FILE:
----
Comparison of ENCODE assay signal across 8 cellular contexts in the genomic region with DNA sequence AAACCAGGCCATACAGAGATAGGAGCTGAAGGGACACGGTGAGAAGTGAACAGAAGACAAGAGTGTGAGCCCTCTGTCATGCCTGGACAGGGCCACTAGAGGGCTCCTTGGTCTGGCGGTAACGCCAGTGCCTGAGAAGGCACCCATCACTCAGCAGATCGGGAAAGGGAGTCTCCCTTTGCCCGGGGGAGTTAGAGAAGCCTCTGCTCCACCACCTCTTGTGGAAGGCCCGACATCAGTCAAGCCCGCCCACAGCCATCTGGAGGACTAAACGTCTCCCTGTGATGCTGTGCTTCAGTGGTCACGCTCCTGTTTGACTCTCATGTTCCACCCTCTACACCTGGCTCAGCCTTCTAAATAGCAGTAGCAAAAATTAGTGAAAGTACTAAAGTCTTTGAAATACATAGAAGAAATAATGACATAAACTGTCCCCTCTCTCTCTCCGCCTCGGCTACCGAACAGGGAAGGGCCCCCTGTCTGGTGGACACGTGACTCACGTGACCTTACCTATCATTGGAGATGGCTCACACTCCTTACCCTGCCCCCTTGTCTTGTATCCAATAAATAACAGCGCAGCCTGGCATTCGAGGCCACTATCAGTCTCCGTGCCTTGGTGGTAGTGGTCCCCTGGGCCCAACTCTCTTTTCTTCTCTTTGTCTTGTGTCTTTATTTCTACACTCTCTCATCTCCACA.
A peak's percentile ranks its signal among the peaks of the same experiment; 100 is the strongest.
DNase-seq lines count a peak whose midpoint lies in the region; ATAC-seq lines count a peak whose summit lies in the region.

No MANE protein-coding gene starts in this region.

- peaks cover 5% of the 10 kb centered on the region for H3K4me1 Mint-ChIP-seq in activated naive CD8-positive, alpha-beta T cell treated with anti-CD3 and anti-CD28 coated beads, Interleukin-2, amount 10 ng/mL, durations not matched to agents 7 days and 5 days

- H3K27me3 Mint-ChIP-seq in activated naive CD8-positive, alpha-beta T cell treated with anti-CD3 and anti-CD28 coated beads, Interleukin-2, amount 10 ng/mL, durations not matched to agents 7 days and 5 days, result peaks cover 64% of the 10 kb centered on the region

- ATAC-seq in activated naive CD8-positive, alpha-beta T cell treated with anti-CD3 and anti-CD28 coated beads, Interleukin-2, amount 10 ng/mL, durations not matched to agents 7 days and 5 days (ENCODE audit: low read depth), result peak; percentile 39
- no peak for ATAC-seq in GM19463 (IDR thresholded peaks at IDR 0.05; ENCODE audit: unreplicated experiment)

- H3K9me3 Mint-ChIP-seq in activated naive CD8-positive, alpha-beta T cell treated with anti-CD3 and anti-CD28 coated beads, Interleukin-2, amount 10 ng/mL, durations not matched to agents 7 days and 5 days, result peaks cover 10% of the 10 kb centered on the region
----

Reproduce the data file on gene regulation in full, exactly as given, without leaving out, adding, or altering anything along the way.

Comparison of ENCODE assay signal across 8 cellular contexts in the genomic region with DNA sequence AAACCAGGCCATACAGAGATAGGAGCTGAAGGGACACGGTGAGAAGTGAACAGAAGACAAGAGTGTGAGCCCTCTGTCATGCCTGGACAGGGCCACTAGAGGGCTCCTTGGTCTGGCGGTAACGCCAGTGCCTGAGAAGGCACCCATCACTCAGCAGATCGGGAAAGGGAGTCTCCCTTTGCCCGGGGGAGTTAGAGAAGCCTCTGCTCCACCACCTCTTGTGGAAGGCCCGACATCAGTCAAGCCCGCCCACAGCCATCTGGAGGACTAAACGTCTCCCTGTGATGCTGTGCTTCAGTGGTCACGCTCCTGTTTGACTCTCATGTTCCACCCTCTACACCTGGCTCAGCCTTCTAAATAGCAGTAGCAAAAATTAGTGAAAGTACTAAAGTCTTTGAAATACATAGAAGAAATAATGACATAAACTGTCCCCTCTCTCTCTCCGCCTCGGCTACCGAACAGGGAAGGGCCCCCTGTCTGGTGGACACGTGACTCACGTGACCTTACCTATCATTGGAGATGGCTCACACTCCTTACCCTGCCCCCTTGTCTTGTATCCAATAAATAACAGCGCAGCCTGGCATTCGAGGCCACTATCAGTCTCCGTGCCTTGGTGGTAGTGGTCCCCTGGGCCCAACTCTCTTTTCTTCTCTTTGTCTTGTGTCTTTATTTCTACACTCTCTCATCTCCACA.
A peak's percentile ranks its signal among the peaks of the same experiment; 100 is the strongest.
DNase-seq lines count a peak whose midpoint lies in the region; ATAC-seq lines count a peak whose summit lies in the region.

No MANE protein-coding gene starts in this region.

- peaks cover 5% of the 10 kb centered on the region for H3K4me1 Mint-ChIP-seq in activated naive CD8-positive, alpha-beta T cell treated with anti-CD3 and anti-CD28 coated beads, Interleukin-2, amount 10 ng/mL, durations not matched to agents 7 days and 5 days

- H3K27me3 Mint-ChIP-seq in activated naive CD8-positive, alpha-beta T cell treated with anti-CD3 and anti-CD28 coated beads, Interleukin-2, amount 10 ng/mL, durations not matched to agents 7 days and 5 days, result peaks cover 64% of the 10 kb centered on the region

- ATAC-seq in activated naive CD8-positive, alpha-beta T cell treated with anti-CD3 and anti-CD28 coated beads, Interleukin-2, amount 10 ng/mL, durations not matched to agents 7 days and 5 days (ENCODE audit: low read depth), result peak; percentile 39
- no peak for ATAC-seq in GM19463 (IDR thresholded peaks at IDR 0.05; ENCODE audit: unreplicated experiment)

- H3K9me3 Mint-ChIP-seq in activated naive CD8-positive, alpha-beta T cell treated with anti-CD3 and anti-CD28 coated beads, Interleukin-2, amount 10 ng/mL, durations not matched to agents 7 days and 5 days, result peaks cover 10% of the 10 kb centered on the region